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General Commentary ARTICLE

Front. Neural Circuits, 02 October 2015 |

Fear learning through the two visual systems, a commentary on: “A parvalbumin-positive excitatory visual pathway to trigger fear responses in mice”

Ti-Fei Yuan1* and Huanxing Su2*
  • 1School of Psychology, Nanjing Normal University, Nanjing, China
  • 2State Key Laboratory of Quality Research in Chinese Medicine, Institute of Chinese Medical Sciences, University of Macau, Macao, China

A commentary on
BRAIN CIRCUITS. A parvalbumin-positive excitatory visual pathway to trigger fear responses in mice.

by Shang, C., Liu, Z., Chen, Z., Shi, Y., Wang, Q., Liu, S., et al. (2015). Science 348, 1472–1477. doi: 10.1126/science.aaa8694

The theory of two visual systems was firstly proposed in 1960s, to explain the distinct neural mechanisms underlying visual discrimination and localization in rodents and frogs. A recent study demonstrated that fear learning could be transmitted either through visual cortex or simply superior colliculus to the amygdala.

Early brain lesion studies found that tectal lesion is associated with the dysfunction of object localization and the visual cortical lesion is associated with failure in pattern discrimination (Schneider, 1969; Ingle, 1973). Similar idea was proposed for human visual system as well: the two streams hypothesis (Botez, 1975; Milner and Goodale, 2008). It is believed that the dorsal visual system receives whole retinal inputs in fast transmission manner, contributing to visually guided behaviors; while the ventral visual system creates imagery with spatial details, and is highly relevant to visual consciousness.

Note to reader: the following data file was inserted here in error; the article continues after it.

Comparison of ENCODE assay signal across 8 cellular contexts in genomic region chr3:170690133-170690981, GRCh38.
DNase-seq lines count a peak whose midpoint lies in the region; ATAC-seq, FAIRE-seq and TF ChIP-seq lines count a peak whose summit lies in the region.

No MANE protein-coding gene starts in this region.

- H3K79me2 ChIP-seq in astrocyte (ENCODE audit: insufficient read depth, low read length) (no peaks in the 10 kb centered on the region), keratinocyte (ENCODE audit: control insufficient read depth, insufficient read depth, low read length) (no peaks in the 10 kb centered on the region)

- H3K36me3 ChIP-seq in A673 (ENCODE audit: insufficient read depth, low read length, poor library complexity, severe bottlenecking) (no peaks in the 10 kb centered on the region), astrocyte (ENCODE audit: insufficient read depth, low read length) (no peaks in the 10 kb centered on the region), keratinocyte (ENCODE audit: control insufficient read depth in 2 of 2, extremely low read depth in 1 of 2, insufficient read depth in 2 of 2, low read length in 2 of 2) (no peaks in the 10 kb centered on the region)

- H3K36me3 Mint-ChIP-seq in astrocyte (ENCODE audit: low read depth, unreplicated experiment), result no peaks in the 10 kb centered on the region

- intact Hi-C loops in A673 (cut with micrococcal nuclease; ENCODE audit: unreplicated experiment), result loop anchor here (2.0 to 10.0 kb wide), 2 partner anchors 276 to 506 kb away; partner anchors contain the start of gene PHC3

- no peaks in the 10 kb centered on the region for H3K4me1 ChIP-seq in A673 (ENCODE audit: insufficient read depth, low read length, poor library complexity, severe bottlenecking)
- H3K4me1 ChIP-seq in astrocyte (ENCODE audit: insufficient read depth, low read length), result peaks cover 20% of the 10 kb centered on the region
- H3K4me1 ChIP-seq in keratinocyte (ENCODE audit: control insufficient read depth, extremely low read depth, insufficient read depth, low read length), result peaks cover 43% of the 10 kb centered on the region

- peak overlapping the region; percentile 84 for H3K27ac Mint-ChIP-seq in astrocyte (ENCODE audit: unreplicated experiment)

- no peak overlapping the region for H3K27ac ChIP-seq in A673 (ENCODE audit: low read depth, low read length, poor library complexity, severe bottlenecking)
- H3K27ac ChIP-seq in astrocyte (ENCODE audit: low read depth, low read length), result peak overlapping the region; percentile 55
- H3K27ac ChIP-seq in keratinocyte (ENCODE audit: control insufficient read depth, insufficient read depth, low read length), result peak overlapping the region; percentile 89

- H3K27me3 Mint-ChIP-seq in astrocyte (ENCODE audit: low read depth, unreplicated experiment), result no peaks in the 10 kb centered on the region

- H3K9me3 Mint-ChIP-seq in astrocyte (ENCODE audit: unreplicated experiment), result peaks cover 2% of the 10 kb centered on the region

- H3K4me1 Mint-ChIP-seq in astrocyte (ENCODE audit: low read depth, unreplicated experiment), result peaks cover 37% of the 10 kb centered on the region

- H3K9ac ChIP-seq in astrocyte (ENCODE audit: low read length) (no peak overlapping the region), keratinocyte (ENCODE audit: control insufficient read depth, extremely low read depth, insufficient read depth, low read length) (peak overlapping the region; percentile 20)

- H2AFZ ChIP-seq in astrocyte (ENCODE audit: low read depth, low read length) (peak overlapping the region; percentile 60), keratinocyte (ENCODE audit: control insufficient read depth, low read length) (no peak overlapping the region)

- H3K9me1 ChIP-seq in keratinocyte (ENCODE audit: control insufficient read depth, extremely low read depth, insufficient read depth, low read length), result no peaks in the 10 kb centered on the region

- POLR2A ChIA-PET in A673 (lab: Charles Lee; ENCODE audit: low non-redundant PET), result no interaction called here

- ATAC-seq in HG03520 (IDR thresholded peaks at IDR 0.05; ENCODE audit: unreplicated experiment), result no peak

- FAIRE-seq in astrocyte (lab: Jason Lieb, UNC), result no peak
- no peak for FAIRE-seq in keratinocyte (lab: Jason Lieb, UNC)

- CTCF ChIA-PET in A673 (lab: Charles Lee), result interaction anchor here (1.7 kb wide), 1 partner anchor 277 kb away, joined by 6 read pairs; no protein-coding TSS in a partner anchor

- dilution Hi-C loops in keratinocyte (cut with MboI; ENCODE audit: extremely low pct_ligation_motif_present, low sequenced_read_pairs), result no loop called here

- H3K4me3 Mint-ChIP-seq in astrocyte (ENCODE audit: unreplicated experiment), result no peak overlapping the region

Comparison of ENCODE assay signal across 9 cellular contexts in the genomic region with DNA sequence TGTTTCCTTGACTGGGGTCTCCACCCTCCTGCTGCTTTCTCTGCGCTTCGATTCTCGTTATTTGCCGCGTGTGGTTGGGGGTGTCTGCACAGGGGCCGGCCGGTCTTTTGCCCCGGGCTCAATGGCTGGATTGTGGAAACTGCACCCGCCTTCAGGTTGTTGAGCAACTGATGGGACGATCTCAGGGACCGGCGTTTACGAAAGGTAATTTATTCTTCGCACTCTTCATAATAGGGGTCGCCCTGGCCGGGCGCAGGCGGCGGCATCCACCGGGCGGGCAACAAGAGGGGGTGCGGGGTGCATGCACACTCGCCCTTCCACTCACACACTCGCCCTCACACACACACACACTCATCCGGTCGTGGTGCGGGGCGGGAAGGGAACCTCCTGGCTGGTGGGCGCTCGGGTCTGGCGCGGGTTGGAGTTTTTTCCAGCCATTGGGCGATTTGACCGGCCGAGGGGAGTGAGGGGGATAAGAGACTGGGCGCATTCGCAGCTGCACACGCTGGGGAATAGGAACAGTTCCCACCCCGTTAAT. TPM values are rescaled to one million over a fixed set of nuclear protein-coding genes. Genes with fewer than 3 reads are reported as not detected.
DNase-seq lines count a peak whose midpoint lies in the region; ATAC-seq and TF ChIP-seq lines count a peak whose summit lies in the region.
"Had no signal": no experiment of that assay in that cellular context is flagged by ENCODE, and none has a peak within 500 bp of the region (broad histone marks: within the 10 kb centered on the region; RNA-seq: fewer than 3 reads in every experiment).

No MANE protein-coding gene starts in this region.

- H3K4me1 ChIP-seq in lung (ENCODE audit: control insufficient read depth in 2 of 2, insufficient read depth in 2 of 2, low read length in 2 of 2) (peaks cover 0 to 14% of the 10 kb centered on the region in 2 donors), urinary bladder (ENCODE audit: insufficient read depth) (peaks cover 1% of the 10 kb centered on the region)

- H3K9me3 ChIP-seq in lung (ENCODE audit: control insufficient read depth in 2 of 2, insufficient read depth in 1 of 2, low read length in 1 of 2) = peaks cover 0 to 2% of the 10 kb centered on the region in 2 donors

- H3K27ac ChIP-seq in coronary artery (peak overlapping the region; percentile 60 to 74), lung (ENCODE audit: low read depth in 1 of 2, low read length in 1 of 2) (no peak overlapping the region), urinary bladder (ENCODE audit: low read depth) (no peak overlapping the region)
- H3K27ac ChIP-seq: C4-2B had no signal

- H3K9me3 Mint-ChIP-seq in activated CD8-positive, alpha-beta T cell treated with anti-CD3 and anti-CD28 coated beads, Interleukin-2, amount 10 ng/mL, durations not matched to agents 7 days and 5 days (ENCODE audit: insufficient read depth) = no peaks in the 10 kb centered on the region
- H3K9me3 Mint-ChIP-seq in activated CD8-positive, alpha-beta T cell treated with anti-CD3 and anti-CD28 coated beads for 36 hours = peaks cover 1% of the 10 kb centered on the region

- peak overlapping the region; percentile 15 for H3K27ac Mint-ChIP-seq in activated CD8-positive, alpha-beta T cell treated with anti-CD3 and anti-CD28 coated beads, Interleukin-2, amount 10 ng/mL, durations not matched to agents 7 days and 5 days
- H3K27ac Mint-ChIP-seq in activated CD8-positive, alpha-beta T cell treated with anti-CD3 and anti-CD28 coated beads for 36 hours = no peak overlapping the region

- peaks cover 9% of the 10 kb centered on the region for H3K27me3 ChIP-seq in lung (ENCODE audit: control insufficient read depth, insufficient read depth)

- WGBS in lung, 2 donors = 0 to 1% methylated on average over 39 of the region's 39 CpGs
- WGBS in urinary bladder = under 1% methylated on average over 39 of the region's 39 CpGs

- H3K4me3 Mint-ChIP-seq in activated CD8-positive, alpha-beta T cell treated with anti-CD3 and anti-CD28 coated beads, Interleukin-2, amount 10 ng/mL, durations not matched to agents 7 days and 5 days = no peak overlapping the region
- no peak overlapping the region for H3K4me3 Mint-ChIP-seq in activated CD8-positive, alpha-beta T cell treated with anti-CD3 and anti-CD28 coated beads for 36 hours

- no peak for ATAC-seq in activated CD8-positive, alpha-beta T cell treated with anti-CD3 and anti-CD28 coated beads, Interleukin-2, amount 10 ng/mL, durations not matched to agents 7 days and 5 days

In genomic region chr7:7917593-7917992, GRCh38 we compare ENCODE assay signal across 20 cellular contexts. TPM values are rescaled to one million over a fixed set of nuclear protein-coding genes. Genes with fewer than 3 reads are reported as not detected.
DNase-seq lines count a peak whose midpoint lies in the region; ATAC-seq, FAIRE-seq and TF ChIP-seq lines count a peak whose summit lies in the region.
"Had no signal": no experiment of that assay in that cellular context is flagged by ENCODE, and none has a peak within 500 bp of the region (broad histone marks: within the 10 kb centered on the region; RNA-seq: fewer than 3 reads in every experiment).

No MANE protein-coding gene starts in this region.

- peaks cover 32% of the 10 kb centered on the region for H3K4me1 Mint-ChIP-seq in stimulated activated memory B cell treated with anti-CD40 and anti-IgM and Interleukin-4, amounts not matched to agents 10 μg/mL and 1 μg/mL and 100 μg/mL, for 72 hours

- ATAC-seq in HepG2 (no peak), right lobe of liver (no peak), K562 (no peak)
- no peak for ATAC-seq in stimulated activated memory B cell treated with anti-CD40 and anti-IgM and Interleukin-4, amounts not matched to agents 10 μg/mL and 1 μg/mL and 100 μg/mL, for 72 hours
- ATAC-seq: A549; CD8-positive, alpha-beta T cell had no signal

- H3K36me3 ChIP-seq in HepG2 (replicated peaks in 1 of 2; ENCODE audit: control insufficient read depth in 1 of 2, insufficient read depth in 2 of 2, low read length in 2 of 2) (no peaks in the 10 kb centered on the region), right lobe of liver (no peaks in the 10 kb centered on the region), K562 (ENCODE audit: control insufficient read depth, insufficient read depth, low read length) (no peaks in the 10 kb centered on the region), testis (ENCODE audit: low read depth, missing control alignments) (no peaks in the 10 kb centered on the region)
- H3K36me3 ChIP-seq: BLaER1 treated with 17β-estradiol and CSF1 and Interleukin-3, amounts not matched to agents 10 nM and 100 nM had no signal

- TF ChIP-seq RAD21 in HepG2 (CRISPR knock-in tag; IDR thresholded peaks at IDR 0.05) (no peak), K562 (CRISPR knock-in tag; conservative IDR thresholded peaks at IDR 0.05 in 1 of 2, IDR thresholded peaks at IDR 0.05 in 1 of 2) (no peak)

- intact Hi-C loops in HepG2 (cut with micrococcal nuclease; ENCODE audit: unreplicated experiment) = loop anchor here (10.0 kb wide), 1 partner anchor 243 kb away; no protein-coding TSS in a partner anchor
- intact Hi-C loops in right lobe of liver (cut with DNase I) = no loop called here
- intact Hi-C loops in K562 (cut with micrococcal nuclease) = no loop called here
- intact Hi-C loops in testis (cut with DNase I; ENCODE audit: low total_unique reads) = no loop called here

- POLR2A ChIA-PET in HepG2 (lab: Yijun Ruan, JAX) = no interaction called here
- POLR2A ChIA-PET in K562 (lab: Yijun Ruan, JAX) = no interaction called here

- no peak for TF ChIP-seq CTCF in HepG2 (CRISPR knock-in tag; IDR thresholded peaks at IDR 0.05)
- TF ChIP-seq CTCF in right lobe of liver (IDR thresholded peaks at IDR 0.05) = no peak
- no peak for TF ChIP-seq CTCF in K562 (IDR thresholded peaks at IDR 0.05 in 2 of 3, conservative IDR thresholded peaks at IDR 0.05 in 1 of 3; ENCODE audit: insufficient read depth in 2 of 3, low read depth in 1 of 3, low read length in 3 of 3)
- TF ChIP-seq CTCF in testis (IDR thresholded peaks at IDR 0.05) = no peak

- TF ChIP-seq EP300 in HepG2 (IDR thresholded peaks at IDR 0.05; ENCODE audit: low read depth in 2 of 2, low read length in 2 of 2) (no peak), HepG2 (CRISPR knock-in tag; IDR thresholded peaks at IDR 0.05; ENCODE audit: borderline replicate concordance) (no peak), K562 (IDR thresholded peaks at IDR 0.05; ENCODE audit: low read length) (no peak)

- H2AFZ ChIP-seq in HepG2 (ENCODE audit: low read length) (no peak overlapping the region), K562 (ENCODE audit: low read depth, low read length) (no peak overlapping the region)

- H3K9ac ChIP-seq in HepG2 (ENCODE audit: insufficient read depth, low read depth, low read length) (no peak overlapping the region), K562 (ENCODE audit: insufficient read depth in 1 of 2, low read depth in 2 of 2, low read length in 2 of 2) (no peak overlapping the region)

The traditional view suggested that fear cues are evaluated by visual cortex and then transmitted to the amygdala, through the visual thalamus. However, it is then realized that healthy human subjects could detect “unseen” fearful cues through subcortical connections between right amygdala, pulvinar, and superior colliculus (SC) (Morris et al., 1999; Tamietto and de Gelder, 2010). This highlighted the possibility of “non-conscious” or cortex-independent processing of visual fear cues. The hypothesis is further proved on human patients with cortical blindness, which showed intact fear learning to the visual cue (Hamm et al., 2003). These evidences argued for the presence of subcortical pathway in visual cue dependent- fear learning. Lesions of lateral geniculate body (LG) and lateral posterior nucleus (LP, pulvinar like structure in rodent) of the thalamus together, but not respectively, led to impairment of visual cue-paired fear conditioning (Shi and Davis, 2001). Yet, the exact neural circuits underlying the visual fear guided behavior was unknown. A recent study employed optogenetic dissection of such circuits to answer the question.